Growing up in Maine, I rooted for teams well outside the standard TV coverage map for the area. In the summer, when NESN would broadcast Brian Daubach’s strikeouts as the Red Sox limped to an impotent second-place AL East finish year after year, I’d cut away at the :28 and :58 mark of each hour to ESPN, where I could check the not-yet permanent ticker to see how my favorite Toronto Blue Jays were doing.
But this detached, static experience didn’t satisfy me. As I got a bit older, a bit more innovative and Internet-savvy, I discovered a better alternative. I discovered MLB Gameday.
The peak of my MLB Gameday era was 2002-2003, which, at my house, meant we were just beyond the days of dial-up internet. And the Blue Jays, surely, were on the upswing, having found their third baseman of at least the decade to come—Eric Hinske.
I had known for a while that the internet contained information. After my own Little League season was through, my summer afternoons—out in the fan-cooled back room, where our good, hulking Windows XP was—were perpetually vacant. I would be too tired from morning sports to be active, too young and pale to entertain just hanging out outside. Steadily, I became (in the least sordid way imaginable, you guys) more familiar with the web. I learned the Blue Jays had their own website that contained news, notes, and, crucially, up-to-date scores. During games, on the right side of the screen above the box score, they also offered tracking options:
I don’t remember my initial reluctance to listen to the game’s audio. Perhaps that connection was flaky with our internet, or I didn’t like the announcer’s voice. (That was the case with tracking my beloved Pittsburgh Steelers: Myron Cope was a legend, but goddamn was his voice rough to the uninitiated.) More likely, I knew there was something unhealthy about the behavior of following these games every day, and since we didn’t have a pair of headphones at the computer, playing audio would ruin my secrecy. My only option, then, was “Gameday.”
Gameday brewed baseball down to its essential components. The version today has been spruced up by someone fluent in UX, but its pioneering form was meager. An outline of the field, with the position players sprinkled about. To the right, a gray silhouette profile of a hitter at the plate, sized identically whether he was David Eckstein or Vladimir Guerrero. (It did flip to the left side, when someone like Hinske or Carlos Delgado stepped to bat.) And above the plate itself, a box—not a grid like on today’s broadcasts, just a box—denoting the strike zone.
When a pitch came in, three circles could show up. Green circles were balls. One of my favorite anachronisms of Gameday was when a green circle would show up right on the batter’s lumbar, typically due to an intentional walk to a switch-hitter silhouette, occasionally something else. (When a massive delay followed this green ball, you knew that the closure of his local Bass Pro Shops had triggered Josh Beckett—and that he was taking his frustrations out on the hitter.)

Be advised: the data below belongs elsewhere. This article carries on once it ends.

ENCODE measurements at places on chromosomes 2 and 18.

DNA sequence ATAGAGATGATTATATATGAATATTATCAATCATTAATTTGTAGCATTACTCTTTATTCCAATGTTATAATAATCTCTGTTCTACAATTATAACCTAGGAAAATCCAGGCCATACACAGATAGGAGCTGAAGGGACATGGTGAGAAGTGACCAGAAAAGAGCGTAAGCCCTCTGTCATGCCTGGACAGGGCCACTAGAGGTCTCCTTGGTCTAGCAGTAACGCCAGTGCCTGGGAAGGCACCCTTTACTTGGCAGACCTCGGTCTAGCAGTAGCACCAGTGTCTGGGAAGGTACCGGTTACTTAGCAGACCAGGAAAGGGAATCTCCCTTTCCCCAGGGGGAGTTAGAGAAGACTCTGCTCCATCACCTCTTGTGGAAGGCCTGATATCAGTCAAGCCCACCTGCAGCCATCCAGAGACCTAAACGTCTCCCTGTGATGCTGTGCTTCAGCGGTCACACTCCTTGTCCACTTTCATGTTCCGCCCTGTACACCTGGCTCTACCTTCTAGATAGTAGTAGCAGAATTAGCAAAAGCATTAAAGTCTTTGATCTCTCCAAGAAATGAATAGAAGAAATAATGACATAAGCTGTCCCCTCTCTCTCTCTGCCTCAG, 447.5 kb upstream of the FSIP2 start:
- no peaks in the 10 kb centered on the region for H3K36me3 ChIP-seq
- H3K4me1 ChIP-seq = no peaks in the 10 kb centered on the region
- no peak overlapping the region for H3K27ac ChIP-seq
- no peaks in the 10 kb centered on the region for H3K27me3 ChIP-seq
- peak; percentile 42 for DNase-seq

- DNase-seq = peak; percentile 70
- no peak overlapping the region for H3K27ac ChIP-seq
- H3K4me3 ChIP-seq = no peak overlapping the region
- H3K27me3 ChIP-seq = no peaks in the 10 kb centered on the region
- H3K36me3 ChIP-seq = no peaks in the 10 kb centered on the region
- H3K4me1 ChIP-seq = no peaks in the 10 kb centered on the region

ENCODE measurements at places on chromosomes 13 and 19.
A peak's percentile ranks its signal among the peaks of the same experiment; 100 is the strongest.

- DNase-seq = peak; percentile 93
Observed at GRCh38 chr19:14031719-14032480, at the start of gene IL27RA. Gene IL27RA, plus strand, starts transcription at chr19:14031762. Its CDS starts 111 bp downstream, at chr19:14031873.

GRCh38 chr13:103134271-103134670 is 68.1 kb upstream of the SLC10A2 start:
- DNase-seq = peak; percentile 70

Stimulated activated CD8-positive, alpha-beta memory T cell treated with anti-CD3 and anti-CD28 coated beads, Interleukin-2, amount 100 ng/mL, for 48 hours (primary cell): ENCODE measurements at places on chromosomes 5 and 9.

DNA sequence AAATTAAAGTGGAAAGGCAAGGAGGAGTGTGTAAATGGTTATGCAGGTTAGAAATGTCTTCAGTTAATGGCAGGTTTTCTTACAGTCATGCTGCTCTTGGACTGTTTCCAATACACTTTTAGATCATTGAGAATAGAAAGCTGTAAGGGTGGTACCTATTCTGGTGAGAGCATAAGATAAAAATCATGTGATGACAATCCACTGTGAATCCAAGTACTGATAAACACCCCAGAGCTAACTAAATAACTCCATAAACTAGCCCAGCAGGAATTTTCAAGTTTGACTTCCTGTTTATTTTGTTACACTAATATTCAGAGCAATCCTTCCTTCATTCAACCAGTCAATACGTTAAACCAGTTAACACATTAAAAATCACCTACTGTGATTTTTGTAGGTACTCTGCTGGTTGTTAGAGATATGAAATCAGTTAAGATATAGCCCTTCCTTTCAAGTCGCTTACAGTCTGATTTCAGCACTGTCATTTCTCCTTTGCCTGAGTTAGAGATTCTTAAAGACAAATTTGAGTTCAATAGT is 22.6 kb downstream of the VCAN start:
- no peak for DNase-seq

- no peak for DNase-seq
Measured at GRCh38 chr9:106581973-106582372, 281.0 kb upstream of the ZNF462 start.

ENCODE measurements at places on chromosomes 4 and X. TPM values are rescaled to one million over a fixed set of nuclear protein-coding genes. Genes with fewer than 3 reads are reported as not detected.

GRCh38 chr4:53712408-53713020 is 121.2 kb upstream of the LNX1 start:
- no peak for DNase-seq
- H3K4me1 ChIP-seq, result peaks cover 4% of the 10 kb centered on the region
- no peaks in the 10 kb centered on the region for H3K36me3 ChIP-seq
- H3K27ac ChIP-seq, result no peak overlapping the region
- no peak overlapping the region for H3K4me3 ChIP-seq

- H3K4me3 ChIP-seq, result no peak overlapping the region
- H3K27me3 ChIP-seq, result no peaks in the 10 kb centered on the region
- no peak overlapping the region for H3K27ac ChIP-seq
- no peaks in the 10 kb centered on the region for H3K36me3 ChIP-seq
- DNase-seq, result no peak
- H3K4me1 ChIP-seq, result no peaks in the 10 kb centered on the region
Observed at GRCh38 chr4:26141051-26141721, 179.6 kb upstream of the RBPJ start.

Red circles were strikes, and the text summary below the image showed if it were swinging, looking, or fouled off. But the best circle—bar none—was the blue circle. That meant the ball had been put in play. From there, for a brief moment, you—unlike anyone watching in-person or on TV, who was constrained by the pitch and the swing and the literal result—knew that anything could happen.
Really, the arrival of the blue circle primed the dopamine receptors. The coding system when a ball went into play required two steps: first the circle’s arrival, then the play’s outcome. This interval was crucial to enjoying the Gameday experience. For a long time, the blue circle told you nothing about the play’s outcome. It was perfect. You’d sit at the screen, waiting for the result while, in your mind’s eye, you saw web gems and upper deck shots or maybe a drive to the gap that the always-over-ambitious Raul Mondesi would try to stretch for a triple. When the Blue Jays were hitting, blue circles were a delight; when Esteban Loaiza or a young Roy Halladay toed the rubber, they harbored anxiety. There’s the old statement about the forward pass in football, about how three things can happen and two of them are bad. When a blue circle showed up with the Blue Jays in the field, the ratio seemed even worse.
Quickly, I realized that the best way to use Gameday was as an intermittent tracking tool. Much like it’s no fun to stare at your phone and perpetually wait for some cool person’s text to appear, I hated observing, through Gameday, Roy Halladay work four-pitch at-bat after four-pitch at-bat before an inevitable grounder to the left side of the infield. For the vast majority of the game, I found it better to take the information in via chunks, checking in every couple of minutes to see how things had progressed.
Everything seems inevitable when you know what’s directly preceding it: A strikeout makes sense from an 1-2 count. You may even expect it. But when you tap over to Ebaumsworld to watch the “Badger, Badger” video for the ninth time with the count at 1-0, upon returning, a strikeout is a pleasant surprise.
I became addicted, opening the Gameday window and closing it and opening it again. I was, essentially, clicking a button to receive a random reward: An advantageous 3-1 count, maybe a leadoff double. By virtue of having this ritual every batter, game after game, I could convince myself that I could manufacture success for my teams. These tricks, I realize now (and almost certainly realized then), were wholly rooted in superstition and the too-human fallacy of trying to find patterns in large numbers. Nevertheless, I’d try meaningless things like only clicking over after I had completed a good run in my solitaire game in the adjacent window or read a whole article on ESPN’s Page 2, minimizing the Gameday screen and then reopening after an appropriate amount of time to put together a rally for the team. (For whatever reason, I believed looking too long at the tracker would inevitably augur a string of bad luck for the Jays. Perhaps doing so meant I was ceding too much control to the program, that the game was playing me.)